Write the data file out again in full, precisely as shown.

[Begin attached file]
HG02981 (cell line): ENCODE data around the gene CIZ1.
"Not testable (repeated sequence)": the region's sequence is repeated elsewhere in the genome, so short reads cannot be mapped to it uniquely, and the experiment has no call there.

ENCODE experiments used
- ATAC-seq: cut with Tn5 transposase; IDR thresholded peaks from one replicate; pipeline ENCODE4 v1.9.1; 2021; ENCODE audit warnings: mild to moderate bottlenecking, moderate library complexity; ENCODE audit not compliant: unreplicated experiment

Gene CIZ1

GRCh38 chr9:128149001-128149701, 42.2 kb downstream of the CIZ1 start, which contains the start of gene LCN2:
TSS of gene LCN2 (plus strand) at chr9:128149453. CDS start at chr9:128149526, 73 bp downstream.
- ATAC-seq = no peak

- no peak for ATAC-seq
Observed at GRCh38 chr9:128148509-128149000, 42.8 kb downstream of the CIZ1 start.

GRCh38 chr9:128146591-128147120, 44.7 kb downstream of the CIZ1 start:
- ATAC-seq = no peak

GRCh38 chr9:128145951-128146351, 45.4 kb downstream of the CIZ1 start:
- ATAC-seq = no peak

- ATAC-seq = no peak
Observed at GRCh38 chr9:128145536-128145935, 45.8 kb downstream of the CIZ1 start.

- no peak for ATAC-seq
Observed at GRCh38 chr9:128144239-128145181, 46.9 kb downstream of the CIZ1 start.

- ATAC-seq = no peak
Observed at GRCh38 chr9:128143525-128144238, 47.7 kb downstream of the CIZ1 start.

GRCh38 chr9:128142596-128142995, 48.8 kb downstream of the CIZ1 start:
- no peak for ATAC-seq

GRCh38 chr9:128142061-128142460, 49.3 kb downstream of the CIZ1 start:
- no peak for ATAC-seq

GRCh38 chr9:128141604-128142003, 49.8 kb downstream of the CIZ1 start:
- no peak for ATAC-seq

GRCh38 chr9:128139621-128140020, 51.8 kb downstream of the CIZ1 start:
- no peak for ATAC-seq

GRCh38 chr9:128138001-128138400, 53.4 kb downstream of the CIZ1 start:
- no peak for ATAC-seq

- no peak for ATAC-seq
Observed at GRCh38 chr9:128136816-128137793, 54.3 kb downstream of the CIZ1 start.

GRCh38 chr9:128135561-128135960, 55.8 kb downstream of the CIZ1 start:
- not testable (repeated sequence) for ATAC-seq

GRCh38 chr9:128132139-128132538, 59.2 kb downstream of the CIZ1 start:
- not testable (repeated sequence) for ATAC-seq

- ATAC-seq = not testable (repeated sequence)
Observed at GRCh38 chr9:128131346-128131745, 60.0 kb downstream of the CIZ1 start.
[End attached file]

HG02981 (cell line): ENCODE data around the gene CIZ1.
"Not testable (repeated sequence)": the region's sequence is repeated elsewhere in the genome, so short reads cannot be mapped to it uniquely, and the experiment has no call there.

ENCODE experiments used
- ATAC-seq: cut with Tn5 transposase; IDR thresholded peaks from one replicate; pipeline ENCODE4 v1.9.1; 2021; ENCODE audit warnings: mild to moderate bottlenecking, moderate library complexity; ENCODE audit not compliant: unreplicated experiment

Gene CIZ1

GRCh38 chr9:128149001-128149701, 42.2 kb downstream of the CIZ1 start, which contains the start of gene LCN2:
TSS of gene LCN2 (plus strand) at chr9:128149453. CDS start at chr9:128149526, 73 bp downstream.
- ATAC-seq = no peak

- no peak for ATAC-seq
Observed at GRCh38 chr9:128148509-128149000, 42.8 kb downstream of the CIZ1 start.

GRCh38 chr9:128146591-128147120, 44.7 kb downstream of the CIZ1 start:
- ATAC-seq = no peak

GRCh38 chr9:128145951-128146351, 45.4 kb downstream of the CIZ1 start:
- ATAC-seq = no peak

- ATAC-seq = no peak
Observed at GRCh38 chr9:128145536-128145935, 45.8 kb downstream of the CIZ1 start.

- no peak for ATAC-seq
Observed at GRCh38 chr9:128144239-128145181, 46.9 kb downstream of the CIZ1 start.

- ATAC-seq = no peak
Observed at GRCh38 chr9:128143525-128144238, 47.7 kb downstream of the CIZ1 start.

GRCh38 chr9:128142596-128142995, 48.8 kb downstream of the CIZ1 start:
- no peak for ATAC-seq

GRCh38 chr9:128142061-128142460, 49.3 kb downstream of the CIZ1 start:
- no peak for ATAC-seq

GRCh38 chr9:128141604-128142003, 49.8 kb downstream of the CIZ1 start:
- no peak for ATAC-seq

GRCh38 chr9:128139621-128140020, 51.8 kb downstream of the CIZ1 start:
- no peak for ATAC-seq

GRCh38 chr9:128138001-128138400, 53.4 kb downstream of the CIZ1 start:
- no peak for ATAC-seq

- no peak for ATAC-seq
Observed at GRCh38 chr9:128136816-128137793, 54.3 kb downstream of the CIZ1 start.

GRCh38 chr9:128135561-128135960, 55.8 kb downstream of the CIZ1 start:
- not testable (repeated sequence) for ATAC-seq

GRCh38 chr9:128132139-128132538, 59.2 kb downstream of the CIZ1 start:
- not testable (repeated sequence) for ATAC-seq

- ATAC-seq = not testable (repeated sequence)
Observed at GRCh38 chr9:128131346-128131745, 60.0 kb downstream of the CIZ1 start.